Flexible bodywork has been part of Formula 1 for a long time and will continue to be despite the FIA’s latest technical directive, which comes into effect at the Singapore Grand Prix this weekend.
The regulations sound simple enough. Article 3.2.2 demands that all aerodynamic components “must be rigidly secured and immobile” and “produce a uniform, solid, hard, continuous, impervious surface under all circumstances”. But the reality is you will never have a component that’s subjected to varying loads that’s completely rigid. Therefore, there must be at least some movement that is against the letter of the law.
The bib at the front of the underfloor underneath the driver’s feet/legs is one example of where it’s necessary to permit flexibility and it’s actually designed with a spring and a damper. That’s so that if you hit a kerb, there’s some movement there so you don’t transfer all of that load straight to the driver’s spine. This is an area that is not touched by the technical directive and it’s already policed by a load test.
What we’re really talking about here is the front wing, rear wing and the floor edges. All of these can have a big impact on car performance and flexibility, whether of the components themselves or how they are mounted on other parts. Load tests exist for all of these and the cars have all passed them so far, but that only goes so far.
Just from watching on television, it’s easy to see some designs that don’t live up to the degree of rigidity the FIA expects. They pass the load tests, but the technical directive is all about improving the way that the catch-all regulation Article 3.2.2 is applied to cut back on teams pushing this too far.
We often talk about the drag benefits of flexible bodywork, particularly the rear wing. If it rotates rearward as the load increases the load and drag will reduce. Ideally it’s the drag you want to reduce and if possible keep the load, but there’s more to it than that.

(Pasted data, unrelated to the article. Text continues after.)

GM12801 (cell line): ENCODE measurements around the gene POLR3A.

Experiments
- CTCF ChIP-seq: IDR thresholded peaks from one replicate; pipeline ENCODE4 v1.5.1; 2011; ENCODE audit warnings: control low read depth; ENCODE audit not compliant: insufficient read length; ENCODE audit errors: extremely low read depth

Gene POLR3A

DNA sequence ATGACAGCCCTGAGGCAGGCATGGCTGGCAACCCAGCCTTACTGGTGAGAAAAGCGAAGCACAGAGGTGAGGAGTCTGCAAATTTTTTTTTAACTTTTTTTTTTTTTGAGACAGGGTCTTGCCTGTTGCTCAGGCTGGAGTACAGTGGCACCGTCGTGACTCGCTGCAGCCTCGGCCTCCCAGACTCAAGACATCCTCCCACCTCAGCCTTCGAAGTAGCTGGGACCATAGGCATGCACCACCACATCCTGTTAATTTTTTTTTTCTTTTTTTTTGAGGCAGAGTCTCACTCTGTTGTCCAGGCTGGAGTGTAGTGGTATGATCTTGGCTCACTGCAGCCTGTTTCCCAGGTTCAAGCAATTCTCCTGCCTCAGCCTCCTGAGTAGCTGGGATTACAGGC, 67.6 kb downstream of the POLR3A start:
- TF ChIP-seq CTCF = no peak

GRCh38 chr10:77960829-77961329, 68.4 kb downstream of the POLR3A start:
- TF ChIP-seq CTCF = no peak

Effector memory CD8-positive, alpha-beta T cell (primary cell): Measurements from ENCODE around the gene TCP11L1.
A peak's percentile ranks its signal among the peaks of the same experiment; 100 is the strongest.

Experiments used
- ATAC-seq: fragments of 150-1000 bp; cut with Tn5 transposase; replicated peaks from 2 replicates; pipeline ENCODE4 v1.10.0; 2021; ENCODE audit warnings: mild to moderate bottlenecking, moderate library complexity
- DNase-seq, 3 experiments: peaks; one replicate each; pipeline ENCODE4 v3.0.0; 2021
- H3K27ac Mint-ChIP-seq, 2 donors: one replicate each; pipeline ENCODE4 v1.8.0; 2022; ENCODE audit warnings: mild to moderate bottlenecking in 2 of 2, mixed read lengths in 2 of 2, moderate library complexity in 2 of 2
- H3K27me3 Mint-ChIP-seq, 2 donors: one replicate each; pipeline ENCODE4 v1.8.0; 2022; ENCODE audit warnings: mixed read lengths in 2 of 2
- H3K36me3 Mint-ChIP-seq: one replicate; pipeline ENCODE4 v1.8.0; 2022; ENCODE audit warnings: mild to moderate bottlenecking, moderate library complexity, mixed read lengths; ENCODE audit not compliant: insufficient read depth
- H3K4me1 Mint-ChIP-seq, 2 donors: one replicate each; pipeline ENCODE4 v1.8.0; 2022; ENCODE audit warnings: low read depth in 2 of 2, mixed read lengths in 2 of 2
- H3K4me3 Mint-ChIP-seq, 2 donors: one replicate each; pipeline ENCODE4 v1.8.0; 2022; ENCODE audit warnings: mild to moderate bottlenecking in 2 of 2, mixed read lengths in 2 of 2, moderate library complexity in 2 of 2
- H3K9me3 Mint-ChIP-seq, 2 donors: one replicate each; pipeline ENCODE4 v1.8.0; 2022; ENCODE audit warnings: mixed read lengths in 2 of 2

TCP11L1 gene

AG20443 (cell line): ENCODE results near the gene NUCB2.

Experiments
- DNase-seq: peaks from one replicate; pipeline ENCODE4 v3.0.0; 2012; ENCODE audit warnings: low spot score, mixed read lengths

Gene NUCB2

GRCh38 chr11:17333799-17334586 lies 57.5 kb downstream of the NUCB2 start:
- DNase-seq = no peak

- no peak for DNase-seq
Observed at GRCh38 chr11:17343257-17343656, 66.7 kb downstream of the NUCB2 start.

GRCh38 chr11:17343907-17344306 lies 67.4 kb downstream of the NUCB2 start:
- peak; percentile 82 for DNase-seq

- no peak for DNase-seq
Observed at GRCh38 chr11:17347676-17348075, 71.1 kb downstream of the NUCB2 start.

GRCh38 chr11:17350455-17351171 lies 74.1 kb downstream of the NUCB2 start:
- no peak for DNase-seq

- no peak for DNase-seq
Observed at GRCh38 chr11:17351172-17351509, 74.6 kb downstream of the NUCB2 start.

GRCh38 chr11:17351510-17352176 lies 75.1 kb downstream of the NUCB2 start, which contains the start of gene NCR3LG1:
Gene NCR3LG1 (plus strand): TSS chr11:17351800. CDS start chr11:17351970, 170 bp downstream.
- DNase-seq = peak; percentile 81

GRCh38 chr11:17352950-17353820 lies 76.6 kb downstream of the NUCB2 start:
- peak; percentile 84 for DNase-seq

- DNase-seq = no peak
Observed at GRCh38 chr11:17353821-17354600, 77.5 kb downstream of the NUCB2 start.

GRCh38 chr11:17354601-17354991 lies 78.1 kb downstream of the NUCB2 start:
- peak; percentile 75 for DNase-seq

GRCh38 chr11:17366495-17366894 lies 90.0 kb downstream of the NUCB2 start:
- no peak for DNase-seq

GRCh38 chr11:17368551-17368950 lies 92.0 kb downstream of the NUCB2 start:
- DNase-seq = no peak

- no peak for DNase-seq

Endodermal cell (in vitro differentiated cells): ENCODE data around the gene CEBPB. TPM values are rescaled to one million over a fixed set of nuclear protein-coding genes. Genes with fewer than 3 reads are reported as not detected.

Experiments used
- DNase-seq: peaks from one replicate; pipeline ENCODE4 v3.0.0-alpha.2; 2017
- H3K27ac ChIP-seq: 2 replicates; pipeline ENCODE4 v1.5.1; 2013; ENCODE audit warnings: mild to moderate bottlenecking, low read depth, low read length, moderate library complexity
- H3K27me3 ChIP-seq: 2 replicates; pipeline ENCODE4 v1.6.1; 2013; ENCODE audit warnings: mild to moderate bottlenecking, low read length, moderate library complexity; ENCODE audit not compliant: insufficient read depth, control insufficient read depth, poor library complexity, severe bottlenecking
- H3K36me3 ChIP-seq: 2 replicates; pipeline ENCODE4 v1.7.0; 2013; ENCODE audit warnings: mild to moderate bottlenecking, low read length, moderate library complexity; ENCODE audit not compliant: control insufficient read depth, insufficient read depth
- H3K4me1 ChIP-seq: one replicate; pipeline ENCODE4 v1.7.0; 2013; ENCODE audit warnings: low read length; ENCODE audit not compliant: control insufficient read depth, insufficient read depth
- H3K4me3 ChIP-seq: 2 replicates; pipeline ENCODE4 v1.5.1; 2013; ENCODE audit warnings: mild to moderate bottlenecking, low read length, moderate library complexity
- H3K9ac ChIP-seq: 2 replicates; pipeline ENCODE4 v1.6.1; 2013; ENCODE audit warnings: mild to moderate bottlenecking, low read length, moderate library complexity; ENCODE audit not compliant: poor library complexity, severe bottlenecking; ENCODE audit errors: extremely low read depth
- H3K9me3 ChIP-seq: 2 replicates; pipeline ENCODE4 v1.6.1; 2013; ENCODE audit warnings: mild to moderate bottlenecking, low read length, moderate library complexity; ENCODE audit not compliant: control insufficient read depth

If we consider a typical F1 car using very rough, rounded-up numbers, you might set out your car specification to achieve a stable balance of something like 40% of the total load on the front axle and 60% of the total load on the rear axle.
The driver will then give you their car balance comments and if those comments complain of slow-speed understeer you might increase the front wing angle so in effect giving 41% front load – 59% rear load. This will probably reduce the understeer but make the rear of the car more nervous in the faster corners where it was previously well balanced.
If the comments are that the rear is nervous on the fast corners then you might reduce the front wing angle so end up with 39% front load – 61% rear load, making the car more stable in the fast corners but generating more understeer in the slow and medium speed corners.
So basically a stable aerodynamic load distribution through the speed range is a no-win situation.
To understand the problem and what you might just be able to do to rectify it here are some very simple numbers.
Let’s say the underfloor produces 60% of the overall downforce and the top-body aero the other 40%. If we split that 40% equally, it means the front and rear wing area are each responsible for 20% of that top-body downforce.
If you have a well-balanced car at that point, you might assume it will always be that way. The trouble is, downforce increases at the square of the speed. That means that if everything is working as planned the load on the tyres quadruples every time the car’s speed doubles.
The main problem is that these current F1 cars tend to understeer in low and medium-speed corners. What you are looking for is more front-end load in the slow and medium speed corners and less front-end load – or better still, more rear-end load in the faster corners.
With that in mind, ideally for these cars you would have the aero centre of pressure at something like 42%F – 58%R total aero load distribution in slow and medium speed corners and merging rearwards to 38%F – 62%R total aero load distribution for the faster corners.